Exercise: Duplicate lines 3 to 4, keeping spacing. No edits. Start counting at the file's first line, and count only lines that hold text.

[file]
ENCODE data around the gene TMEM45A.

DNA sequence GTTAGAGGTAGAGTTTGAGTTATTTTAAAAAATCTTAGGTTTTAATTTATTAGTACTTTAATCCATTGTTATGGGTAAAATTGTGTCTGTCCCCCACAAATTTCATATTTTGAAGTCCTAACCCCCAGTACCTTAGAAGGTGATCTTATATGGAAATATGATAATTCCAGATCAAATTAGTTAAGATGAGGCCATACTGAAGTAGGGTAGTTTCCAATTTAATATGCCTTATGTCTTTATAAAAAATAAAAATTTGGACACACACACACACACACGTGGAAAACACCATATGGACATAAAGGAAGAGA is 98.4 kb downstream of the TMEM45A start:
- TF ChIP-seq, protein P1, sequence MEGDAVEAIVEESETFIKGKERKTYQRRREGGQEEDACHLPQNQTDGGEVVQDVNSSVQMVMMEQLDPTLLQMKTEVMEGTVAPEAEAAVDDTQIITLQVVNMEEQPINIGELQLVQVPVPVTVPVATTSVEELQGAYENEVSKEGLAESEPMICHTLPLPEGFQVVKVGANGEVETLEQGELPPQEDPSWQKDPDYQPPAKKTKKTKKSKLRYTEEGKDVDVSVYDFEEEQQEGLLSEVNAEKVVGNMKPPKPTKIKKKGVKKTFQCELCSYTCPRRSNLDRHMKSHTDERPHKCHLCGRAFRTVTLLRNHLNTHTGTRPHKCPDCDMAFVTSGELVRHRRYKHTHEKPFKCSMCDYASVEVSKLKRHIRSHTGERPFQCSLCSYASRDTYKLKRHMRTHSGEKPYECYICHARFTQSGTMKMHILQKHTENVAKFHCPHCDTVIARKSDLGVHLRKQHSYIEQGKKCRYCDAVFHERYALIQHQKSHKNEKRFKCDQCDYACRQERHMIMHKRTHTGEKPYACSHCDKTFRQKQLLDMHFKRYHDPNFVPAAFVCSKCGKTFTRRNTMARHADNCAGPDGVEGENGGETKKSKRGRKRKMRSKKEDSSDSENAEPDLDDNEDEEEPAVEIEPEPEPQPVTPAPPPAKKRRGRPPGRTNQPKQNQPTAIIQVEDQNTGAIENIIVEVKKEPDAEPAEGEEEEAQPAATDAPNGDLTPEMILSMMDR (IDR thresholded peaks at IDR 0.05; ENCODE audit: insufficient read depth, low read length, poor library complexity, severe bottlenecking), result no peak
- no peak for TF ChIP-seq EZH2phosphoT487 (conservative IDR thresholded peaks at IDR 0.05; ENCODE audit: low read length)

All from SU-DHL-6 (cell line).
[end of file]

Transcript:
- TF ChIP-seq, protein P1, sequence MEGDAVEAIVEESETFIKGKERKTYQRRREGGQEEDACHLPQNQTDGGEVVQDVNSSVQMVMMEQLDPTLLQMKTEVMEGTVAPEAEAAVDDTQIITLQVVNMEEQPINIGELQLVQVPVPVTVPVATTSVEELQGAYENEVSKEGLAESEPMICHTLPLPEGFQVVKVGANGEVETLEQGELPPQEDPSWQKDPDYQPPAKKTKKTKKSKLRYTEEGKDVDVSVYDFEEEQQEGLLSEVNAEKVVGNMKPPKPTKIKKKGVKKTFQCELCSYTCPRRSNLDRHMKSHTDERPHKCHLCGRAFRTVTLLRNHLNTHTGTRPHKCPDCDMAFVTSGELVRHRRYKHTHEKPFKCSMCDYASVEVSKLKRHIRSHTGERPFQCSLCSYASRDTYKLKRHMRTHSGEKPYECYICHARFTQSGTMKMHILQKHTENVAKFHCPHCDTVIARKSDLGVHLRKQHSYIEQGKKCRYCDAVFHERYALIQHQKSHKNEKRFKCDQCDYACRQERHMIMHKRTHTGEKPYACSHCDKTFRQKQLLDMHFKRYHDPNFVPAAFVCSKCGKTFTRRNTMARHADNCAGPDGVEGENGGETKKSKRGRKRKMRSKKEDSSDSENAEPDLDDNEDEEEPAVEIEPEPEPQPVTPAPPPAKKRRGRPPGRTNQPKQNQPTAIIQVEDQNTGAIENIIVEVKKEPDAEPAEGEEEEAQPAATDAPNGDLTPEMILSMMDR (IDR thresholded peaks at IDR 0.05; ENCODE audit: insufficient read depth, low read length, poor library complexity, severe bottlenecking), result no peak
- no peak for TF ChIP-seq EZH2phosphoT487 (conservative IDR thresholded peaks at IDR 0.05; ENCODE audit: low read length)